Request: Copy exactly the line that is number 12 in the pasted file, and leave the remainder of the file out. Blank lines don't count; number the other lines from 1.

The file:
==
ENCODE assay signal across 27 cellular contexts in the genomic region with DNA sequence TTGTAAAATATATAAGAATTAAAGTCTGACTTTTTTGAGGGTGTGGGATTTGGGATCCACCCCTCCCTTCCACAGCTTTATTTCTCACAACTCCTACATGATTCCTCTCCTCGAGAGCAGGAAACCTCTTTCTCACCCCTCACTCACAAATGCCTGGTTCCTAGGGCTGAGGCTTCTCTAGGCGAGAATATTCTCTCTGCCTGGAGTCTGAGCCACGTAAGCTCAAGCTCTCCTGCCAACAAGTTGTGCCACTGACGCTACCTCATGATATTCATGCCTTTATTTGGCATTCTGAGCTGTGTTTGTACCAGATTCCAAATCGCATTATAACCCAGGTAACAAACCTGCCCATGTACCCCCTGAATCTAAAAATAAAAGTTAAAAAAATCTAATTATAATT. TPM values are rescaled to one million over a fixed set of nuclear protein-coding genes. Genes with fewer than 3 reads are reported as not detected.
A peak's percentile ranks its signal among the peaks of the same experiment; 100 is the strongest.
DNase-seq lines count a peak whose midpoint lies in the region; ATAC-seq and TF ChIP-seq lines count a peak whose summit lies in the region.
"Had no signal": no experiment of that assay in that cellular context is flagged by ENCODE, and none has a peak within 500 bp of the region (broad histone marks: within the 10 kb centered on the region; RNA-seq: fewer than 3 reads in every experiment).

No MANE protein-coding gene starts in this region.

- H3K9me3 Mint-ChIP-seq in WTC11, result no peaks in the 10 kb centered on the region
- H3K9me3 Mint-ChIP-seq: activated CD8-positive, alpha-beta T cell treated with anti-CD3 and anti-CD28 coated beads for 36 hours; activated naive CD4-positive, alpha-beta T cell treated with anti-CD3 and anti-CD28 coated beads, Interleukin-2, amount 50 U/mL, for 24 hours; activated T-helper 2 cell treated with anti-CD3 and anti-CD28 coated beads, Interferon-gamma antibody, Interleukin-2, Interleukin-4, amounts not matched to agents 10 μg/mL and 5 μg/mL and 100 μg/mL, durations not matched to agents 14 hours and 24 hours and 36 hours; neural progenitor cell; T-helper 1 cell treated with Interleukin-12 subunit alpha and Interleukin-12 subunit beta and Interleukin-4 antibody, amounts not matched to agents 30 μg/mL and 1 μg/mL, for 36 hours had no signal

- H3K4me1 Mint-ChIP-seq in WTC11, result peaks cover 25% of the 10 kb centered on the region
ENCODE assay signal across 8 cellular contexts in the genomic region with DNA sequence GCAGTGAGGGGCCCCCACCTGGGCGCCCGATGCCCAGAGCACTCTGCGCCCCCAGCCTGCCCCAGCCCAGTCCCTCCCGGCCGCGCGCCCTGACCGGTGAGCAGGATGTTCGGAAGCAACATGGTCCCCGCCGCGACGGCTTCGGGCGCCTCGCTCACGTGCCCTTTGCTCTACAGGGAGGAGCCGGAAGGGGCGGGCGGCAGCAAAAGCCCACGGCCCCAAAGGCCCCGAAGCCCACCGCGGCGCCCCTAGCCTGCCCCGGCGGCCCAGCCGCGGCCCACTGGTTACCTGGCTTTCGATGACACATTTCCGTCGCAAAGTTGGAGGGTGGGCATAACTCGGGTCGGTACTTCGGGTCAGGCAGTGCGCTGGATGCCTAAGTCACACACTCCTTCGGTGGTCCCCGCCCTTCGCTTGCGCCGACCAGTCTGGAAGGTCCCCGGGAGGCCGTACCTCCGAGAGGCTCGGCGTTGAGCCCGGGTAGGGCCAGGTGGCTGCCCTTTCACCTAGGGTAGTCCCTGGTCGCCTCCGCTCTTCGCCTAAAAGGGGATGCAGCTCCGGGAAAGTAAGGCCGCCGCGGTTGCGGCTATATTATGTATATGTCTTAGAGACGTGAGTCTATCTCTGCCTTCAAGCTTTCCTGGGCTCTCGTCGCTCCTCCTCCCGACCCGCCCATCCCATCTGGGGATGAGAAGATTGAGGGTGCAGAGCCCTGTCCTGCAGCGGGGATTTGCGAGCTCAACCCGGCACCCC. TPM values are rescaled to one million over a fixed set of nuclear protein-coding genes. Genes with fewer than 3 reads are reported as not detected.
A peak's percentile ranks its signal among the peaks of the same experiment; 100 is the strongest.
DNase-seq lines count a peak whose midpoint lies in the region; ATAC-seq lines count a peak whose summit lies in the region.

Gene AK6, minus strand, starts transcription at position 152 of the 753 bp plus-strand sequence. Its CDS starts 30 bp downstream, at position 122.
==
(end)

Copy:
Gene AK6, minus strand, starts transcription at position 152 of the 753 bp plus-strand sequence. Its CDS starts 30 bp downstream, at position 122.